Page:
Búsqueda Imágenes Maps Play YouTube Noticias Gmail Drive Más »
Iniciar sesión
Usuarios de lectores de pantalla: deben hacer clic en este enlace para utilizar el modo de accesibilidad. Este modo tiene las mismas funciones esenciales pero funciona mejor con el lector.

Patentes

  1. Búsqueda avanzada de patentes
Número de publicaciónUS6368499 B1
Tipo de publicaciónConcesión
Número de solicitudUS 09/656,161
Fecha de publicación9 Abr 2002
Fecha de presentación6 Sep 2000
Fecha de prioridad6 Sep 2000
TarifaPagadas
Número de publicación09656161, 656161, US 6368499 B1, US 6368499B1, US-B1-6368499, US6368499 B1, US6368499B1
InventoresS. Robert Sharpless
Cesionario originalS. Robert Sharpless
Exportar citaBiBTeX, EndNote, RefMan
Enlaces externos: USPTO, Cesión de USPTO, Espacenet
Storm drain assembly with disposable filter cartridge
US 6368499 B1
Resumen
A disposable filter cartridge for a storm drain and the filter system that uses the improved filter cartridge are claimed. The filter cartridge has a pillow structure, wherein a water permeable scrim bag surrounds loose oil absorbing fibers. The oil absorbing fibers are preferably fabricated from melt blown polypropylene. The filter cartridge is placed in a filter cage that directs water flow through the filter cartridge yet prevents debris from reaching the filter cartridge. The filter cage is suspended below the grate of the storm drain by suspension elements such as chains or rods. The top of each of the suspension elements terminates at an attachment element that engages the grate of the storm drain. As a result, the filter cage and filter cartridge are suspended directly from the storm drain grate. By suspending the filter cartridge directly from the grate of a storm drain, the filter cartridge is positioned directly in line with the flow of water entering the storm drain.
Imágenes(3)
Previous page
Next page
Reclamaciones(13)
What is claimed is:
1. In a storm drain having a catch basin and a grate that covers the catch basin, a filter assembly comprising:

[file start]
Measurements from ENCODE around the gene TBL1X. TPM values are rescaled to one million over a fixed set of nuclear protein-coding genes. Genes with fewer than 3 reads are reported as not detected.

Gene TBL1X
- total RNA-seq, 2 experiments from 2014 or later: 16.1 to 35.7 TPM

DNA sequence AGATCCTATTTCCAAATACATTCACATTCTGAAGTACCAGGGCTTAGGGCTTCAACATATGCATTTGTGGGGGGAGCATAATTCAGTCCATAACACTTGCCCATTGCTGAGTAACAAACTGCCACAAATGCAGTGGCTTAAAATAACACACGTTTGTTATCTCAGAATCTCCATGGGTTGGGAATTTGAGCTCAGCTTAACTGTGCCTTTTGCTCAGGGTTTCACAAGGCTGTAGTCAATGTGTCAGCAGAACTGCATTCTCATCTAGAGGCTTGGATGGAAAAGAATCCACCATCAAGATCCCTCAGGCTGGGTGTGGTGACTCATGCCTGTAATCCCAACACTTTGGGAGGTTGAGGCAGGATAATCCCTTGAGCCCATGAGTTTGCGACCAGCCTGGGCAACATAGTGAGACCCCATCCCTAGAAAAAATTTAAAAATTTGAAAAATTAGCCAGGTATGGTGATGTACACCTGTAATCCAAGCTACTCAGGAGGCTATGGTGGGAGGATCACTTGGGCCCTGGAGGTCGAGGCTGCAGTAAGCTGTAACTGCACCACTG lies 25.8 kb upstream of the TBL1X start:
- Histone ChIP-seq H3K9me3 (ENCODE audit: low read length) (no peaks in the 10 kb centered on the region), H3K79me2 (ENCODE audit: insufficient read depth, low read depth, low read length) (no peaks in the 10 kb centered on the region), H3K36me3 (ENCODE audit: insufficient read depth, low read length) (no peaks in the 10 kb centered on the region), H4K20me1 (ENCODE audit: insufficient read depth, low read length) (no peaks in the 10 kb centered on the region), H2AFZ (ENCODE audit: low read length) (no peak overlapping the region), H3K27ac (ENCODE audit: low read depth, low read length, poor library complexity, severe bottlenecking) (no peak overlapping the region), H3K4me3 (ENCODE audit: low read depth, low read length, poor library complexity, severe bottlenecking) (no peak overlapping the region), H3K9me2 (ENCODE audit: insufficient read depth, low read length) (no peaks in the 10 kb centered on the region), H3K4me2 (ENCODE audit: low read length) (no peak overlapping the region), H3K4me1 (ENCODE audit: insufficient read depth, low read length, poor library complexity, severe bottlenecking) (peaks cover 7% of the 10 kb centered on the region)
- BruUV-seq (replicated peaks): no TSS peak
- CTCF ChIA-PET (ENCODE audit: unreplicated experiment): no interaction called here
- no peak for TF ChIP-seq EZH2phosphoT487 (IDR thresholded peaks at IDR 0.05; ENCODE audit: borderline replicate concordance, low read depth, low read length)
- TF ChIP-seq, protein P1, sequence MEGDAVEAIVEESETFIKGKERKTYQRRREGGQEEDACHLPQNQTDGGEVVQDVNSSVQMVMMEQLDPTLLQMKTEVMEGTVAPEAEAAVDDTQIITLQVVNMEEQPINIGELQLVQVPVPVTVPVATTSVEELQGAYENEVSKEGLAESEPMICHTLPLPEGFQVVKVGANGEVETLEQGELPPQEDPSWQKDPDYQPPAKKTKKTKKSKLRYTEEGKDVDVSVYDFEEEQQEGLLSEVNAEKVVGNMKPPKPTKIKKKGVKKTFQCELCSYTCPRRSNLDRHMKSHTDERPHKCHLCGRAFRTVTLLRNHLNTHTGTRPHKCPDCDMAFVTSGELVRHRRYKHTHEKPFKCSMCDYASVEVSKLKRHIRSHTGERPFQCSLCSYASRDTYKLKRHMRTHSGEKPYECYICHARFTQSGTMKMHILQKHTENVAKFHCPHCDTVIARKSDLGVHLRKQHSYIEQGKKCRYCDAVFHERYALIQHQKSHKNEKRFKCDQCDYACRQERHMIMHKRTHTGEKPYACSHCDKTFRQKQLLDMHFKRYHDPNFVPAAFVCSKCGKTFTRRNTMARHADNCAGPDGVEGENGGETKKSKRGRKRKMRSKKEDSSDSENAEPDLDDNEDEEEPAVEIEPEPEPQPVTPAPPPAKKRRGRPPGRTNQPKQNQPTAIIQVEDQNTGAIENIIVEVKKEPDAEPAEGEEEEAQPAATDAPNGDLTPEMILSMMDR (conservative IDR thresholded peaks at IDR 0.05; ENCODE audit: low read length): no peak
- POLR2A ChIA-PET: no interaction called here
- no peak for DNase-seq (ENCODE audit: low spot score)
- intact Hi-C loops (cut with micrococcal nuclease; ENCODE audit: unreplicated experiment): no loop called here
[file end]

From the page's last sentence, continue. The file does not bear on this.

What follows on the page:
at least one grate engagement element for mechanically engaging the grate;
a suspension element coupled to each said grate engagement element, wherein each said suspension element extends downwardly from each said grate engagement element;
a cage coupled to each said suspension element, each suspension element acting to suspend said cage a predetermined distance below the grate, wherein said cage has a flat base surface, at least one top surface that faces the grate of the storm drain, two closed sides and two opposing open sides that define an interior area accessible through said two opposing open side surfaces;
mounting elements disposed in said cage at points proximate said two opposing open side surfaces; and
a replaceable filter cartridge selectively positionable in said cage, said filter cartridge being water permeable and having oil absorbing properties, wherein said mounting elements engage said replacement filter and retain said replacement filter in a fixed position within said cage.
2. The apparatus according to claim 1, wherein said at least one top surface is sloped to prevent debris from collecting thereon.
3. The apparatus according to claim 1, wherein said filter cartridge includes a scrim bag made of synthetic material with hydrophobic properties and a volume of oil absorbing material retained within said scrim bag, wherein said oil absorbing material has hydrophobic properties yet is highly porous so as to permit the flow of water therethrough.
4. The apparatus according to claim 3, wherein said filter cartridge includes polypropylene fibers.
5. The apparatus according to claim 4, wherein said polypropylene fibers are melt blown.
6. The apparatus according to claim 3, further including mounting grommets disposed in said scrim bag, wherein said mounting elements selectively engage said grommets and retain said filter cartridge in said fixed position within said cage.
7. The apparatus according to claim 3, wherein said scrim bag is made of synthetic material selected from a group consisting of non-woven polyester felt and Dacron.
8. The apparatus according to claim 1, wherein said filter cartridge has a length between twenty inches and fifty inches, a width of between twelve inches and thirty inches, a height of between two inches and eight inches.
9. A storm drain apparatus, comprising:
a catch basin having an open top;
a removable grate covering said open top of said catch basin, wherein said grates defines a plurality of slats through which water can flow;
a filter cage, wherein said cage has a flat base surface, at least one top surface that faces the grate of the storm drain, two closed sides and two opposing open sides that define an interior area accessible through said two opposing open side surfaces;
mounting elements disposed in said cage at points proximate said two opposing open side surfaces;;
a disposable filter cartridge, wherein said mounting elements engage said filter cartridge and retain said filter cartridge in a fixed position within said cage;
at least one suspension element having a first end and a second end, wherein the first end of each suspension element is coupled to said grate and said second end of each suspension element is coupled to said filter cage, thereby suspending said filter cage below said grate so that most water flowing through said grate passes through said filter cage and said filter cartridge.